June 24, 2019

DRCOG Approves "Jefferson Parkway" Toll Highway Proposal

The DRCOG board voted 35-17 last week to add the Jefferson Parkway to the regional transportation plan.  The Jefferson Parkway is the plan promoted by Jefferson County, Arvada, and Broomfield to build a new toll road between Highways 128 and 93.  Their plan remains ill conceived, dumping nearly 40% additional traffic on Highway 93, with no improvements, making the highway even more congested and more dangerous than it already is.  Their plan depends on the taxpayers picking up the tab for hundreds of millions of dollars of additional projects just to make the toll revenues work.  And if they are able to secure financing for the project, it will almost certainly come with some steep taxpayer concessions, including congestion guarantees and probably a promise to backstop any revenue shortfalls with taxpayer dollars.  A free road this isn’t.

Building this proposed beltway section really doesn’t make sense.  It’s incredibly expensive, it doesn’t fix the actual transportation problems (and creates new ones), and it will lead to substantially more intensive development along the Highway 93 corridor and wrapping around the Rocky Flats National Wildlife Refuge.   And the studies have all been very, very clear: if you want to fix transportation across the Northwest Quadrant, improve the existing highways and major roads.

But there is an instinct shared by many across the region that Denver needs a beltway despite the evidence.  People really, really want to close loops.  And the facts haven’t been that important in this conversation.  “Every great city has a beltway” is one common refrain, which is both inaccurate and ignores that the most congested cities tend to have beltways . . . beltways induce sprawl and they induce traffic, predictably resulting in greater congestion instead of less.

There is some good news.  There is growing opposition to the Jefferson Parkway proposal because it not only fails to fix the problems but actually makes them much worse.  Seventeen communities voted against the Jefferson Parkway, which is roughly triple the number that voted against the last beltway-related issue at DRCOG.  Public opinion was overwhelmingly against the proposal (twice as many people opposed as supported).  Also, for the first time, we have built a proactive collaboration with other neighbors to solve the existing problems on Highway 93 and U.S. 6 from C-470 to Boulder.

In early February, the City Council will start discussing next steps, but Golden’s position is very clear.  Because of the narrowness of the Golden Valley, nearly every home in Golden is very impacted by what happens on the 6/93 Corridor within the city limits.  We remain open to a reasonable and fair solution that protects our community, but we will continue working very hard to protect against the impacts of the current proposed toll road project.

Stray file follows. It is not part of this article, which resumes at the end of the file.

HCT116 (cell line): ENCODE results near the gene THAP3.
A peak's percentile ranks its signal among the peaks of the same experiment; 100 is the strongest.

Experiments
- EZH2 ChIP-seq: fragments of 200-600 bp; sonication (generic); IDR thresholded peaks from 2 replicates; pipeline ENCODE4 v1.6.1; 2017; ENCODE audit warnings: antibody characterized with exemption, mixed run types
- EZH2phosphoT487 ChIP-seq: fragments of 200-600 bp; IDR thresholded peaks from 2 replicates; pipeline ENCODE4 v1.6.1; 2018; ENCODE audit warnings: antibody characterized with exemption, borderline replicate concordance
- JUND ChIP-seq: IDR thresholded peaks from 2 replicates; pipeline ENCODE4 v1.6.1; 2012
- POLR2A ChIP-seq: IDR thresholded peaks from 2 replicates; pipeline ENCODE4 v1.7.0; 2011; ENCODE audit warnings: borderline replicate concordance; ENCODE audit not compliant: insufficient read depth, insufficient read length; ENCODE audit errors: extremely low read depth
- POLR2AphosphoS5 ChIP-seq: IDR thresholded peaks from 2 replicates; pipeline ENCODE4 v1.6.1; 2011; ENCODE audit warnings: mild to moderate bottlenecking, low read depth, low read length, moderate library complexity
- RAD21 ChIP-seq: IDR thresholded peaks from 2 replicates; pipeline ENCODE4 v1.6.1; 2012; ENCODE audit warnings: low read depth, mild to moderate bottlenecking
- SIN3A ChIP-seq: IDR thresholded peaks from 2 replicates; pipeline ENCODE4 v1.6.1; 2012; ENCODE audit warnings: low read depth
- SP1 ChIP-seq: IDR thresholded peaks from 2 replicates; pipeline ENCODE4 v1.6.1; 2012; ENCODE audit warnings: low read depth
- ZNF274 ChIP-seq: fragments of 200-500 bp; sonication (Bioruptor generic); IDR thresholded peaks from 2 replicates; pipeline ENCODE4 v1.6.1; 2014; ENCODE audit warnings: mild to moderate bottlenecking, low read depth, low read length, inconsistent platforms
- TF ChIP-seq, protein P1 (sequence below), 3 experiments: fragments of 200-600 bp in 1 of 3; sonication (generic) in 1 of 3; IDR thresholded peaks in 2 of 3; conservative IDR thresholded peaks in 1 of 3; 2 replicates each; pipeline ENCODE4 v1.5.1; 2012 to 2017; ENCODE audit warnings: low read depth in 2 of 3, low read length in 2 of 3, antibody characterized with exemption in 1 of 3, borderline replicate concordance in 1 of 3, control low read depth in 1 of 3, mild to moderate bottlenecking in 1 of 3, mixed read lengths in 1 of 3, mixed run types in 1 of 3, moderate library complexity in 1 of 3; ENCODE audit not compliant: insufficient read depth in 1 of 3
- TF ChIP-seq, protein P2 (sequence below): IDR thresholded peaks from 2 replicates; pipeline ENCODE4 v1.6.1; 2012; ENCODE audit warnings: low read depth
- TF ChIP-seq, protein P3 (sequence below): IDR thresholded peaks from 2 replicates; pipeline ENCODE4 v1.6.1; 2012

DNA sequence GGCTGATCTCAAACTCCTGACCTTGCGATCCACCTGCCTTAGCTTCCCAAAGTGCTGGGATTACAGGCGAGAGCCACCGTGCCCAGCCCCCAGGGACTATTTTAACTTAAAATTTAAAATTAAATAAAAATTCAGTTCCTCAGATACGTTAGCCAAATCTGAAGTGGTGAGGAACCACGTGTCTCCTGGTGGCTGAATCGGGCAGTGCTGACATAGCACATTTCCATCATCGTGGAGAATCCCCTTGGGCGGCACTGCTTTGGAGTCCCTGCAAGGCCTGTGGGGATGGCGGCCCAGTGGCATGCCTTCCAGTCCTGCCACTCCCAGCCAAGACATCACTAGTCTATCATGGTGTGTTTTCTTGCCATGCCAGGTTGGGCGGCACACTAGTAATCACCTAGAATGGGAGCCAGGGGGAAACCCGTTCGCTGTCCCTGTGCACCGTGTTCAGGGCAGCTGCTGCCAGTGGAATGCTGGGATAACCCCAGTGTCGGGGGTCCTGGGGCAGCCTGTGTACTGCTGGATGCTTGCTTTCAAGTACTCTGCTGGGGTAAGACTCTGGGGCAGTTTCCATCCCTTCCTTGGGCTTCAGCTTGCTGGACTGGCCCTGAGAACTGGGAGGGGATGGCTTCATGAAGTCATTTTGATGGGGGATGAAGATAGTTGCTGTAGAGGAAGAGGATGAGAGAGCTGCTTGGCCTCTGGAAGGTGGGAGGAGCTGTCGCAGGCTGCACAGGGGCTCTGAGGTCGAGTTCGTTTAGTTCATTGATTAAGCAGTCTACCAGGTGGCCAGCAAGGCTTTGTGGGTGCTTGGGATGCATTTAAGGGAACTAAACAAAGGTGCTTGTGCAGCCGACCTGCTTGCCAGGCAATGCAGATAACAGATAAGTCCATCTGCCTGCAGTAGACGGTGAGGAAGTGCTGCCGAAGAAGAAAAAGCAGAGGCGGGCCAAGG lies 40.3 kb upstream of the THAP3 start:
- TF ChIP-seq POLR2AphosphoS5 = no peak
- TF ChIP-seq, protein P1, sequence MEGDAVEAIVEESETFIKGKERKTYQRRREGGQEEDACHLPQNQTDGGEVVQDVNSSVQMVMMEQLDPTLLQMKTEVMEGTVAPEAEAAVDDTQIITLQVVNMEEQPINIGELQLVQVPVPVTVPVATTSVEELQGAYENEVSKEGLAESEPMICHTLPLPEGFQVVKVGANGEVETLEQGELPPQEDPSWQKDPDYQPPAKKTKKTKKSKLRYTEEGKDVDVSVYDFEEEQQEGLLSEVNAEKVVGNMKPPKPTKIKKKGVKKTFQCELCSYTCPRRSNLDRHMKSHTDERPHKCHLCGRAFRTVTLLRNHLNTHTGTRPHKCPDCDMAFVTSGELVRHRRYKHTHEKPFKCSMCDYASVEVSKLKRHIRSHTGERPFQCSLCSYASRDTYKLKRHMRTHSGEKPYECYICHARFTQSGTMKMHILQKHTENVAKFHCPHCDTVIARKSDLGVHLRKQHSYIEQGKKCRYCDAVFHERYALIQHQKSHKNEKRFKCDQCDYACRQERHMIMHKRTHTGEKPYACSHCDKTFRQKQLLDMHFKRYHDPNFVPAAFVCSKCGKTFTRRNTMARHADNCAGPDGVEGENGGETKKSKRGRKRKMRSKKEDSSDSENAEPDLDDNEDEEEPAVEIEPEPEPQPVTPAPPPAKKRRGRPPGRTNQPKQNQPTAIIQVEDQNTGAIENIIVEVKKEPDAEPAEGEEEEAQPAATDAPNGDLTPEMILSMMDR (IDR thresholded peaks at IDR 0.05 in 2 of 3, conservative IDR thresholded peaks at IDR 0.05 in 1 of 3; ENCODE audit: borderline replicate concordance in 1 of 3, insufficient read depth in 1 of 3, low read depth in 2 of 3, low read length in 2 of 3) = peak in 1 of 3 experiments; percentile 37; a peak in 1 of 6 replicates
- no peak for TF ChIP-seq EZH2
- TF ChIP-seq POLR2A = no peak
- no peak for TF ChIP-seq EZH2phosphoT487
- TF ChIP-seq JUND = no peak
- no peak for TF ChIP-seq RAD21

If you want to read more, here are a couple of newspapers from last week:

A Conservative Perspective on Transit

As FasTracks sorts through its financial challenges and as FasTracks lines get built out (including our own West Corridor line) over the next few years, I suspect we’ll see sustained coverage of the political fights over transit in the Denver region.  Of course those fights will heat up considerably when RTD asks the voters for additional sales tax to complete the buildout of the system, as I expect they’ll do in 2010.

I recently came across this interesting article about Paul Weyrich (a key conservative thinker and writer and a co-founder of the Heritage Foundation) and his views on mass transit.  His point in a nutshell: the “conservative” arguments against transit seem to be more about an ideological libertarian anti-transit view than based in either real world facts or mainstream conservative doctrine. [NOTE: The original link didn’t work.  I’ve updated it and it seems to work fine now.]

It’s refreshing to recall that support for FasTracks was decidedly bipartisan, and in fact it would not have passed without the uncommon alliance between the business community, local governments, and the environmental community.  And same sort of broad bipartisan support for FasTracks is evident at the Metro Mayors Caucus (composed of all the mayors in the Denver Metro region) and at the Denver Regional Council of Governments (made up of all the cities and counties in the region), Republicans, Democrats, and independents alike.  The politics have become a lot more complicated since that first FasTracks vote, and I don’t know if the coalitions will hold as they did last time, but I’ve been very encouraged that the coalition fissures have been about mechanics and equity issues, not ideology.

Elections 2008: Ballot Measures

This year’s ballot includes measures on funding for schools, labor and union issues, abortion, and plenty more. City Council took positions of support on three measures we believe directly and very significantly affect Golden: 3A, 3B, and Amendment 59. I offer here my thoughts on those and a few other measures, including measure 2A concerning Xcel’s franchise agreement with the City of Golden. Click on “read more” if you are interested in knowing more about these issues.